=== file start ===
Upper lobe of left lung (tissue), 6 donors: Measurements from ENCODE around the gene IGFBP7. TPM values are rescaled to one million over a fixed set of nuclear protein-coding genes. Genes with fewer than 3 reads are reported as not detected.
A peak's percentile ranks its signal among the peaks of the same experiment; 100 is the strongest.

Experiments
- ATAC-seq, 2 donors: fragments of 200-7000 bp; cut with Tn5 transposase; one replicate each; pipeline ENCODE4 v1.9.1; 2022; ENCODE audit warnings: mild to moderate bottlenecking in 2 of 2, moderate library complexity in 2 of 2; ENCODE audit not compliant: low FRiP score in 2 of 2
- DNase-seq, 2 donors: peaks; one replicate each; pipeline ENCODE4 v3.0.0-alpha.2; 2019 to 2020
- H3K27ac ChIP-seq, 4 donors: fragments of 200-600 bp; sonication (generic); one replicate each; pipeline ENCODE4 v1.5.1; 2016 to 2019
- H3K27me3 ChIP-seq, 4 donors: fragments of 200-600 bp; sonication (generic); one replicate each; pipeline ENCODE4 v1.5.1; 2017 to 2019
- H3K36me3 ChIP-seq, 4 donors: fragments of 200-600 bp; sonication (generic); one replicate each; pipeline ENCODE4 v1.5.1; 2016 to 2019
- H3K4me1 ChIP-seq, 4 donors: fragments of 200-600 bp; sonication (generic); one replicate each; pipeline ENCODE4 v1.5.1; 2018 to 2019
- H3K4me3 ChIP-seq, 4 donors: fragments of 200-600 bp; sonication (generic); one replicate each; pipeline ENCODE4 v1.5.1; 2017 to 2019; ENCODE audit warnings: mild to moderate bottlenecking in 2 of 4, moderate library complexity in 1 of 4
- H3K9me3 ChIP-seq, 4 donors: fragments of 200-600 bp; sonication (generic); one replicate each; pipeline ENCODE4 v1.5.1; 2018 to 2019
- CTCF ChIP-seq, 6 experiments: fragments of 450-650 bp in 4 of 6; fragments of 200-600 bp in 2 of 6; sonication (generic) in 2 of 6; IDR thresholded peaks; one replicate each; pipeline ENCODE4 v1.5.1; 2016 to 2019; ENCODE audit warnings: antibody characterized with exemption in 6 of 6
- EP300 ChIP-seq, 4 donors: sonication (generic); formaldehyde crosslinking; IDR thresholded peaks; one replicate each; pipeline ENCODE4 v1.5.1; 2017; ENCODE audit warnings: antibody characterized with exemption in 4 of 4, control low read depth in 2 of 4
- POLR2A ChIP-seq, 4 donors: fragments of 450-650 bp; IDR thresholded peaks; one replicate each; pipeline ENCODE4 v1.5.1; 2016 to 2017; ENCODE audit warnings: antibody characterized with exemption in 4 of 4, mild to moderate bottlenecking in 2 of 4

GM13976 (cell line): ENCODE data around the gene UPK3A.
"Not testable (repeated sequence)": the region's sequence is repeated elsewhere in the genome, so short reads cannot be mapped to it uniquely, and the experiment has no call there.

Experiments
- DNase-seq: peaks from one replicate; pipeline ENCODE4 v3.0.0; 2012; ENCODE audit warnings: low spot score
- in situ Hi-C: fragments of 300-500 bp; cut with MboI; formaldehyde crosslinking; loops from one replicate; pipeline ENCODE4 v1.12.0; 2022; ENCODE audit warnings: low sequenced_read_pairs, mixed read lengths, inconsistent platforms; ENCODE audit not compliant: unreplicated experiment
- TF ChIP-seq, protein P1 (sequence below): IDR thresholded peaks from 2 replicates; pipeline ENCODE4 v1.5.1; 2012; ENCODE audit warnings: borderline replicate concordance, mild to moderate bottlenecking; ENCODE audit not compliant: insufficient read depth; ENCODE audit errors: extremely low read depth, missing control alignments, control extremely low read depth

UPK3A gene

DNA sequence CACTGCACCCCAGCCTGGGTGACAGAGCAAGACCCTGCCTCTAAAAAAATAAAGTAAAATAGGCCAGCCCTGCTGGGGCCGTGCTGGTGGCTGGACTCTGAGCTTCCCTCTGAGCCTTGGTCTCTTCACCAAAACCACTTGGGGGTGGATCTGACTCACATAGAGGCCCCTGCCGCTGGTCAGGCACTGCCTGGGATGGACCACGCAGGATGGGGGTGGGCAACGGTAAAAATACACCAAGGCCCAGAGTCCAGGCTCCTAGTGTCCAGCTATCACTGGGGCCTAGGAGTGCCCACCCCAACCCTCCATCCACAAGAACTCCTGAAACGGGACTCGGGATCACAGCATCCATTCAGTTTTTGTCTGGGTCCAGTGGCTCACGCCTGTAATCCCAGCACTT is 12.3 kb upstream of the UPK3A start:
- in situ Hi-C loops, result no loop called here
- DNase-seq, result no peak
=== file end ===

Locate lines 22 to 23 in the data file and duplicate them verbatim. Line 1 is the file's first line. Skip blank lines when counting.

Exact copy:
DNA sequence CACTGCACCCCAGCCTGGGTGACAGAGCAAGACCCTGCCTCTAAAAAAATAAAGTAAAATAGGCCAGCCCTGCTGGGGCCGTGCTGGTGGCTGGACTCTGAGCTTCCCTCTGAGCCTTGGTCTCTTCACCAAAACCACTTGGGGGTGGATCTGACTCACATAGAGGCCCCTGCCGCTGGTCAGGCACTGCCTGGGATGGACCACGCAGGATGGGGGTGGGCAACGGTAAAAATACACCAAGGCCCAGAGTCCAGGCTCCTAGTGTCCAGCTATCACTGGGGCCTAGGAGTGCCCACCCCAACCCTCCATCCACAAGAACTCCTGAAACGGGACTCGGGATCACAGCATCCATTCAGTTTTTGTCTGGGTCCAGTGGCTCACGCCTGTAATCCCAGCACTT is 12.3 kb upstream of the UPK3A start:
- in situ Hi-C loops, result no loop called here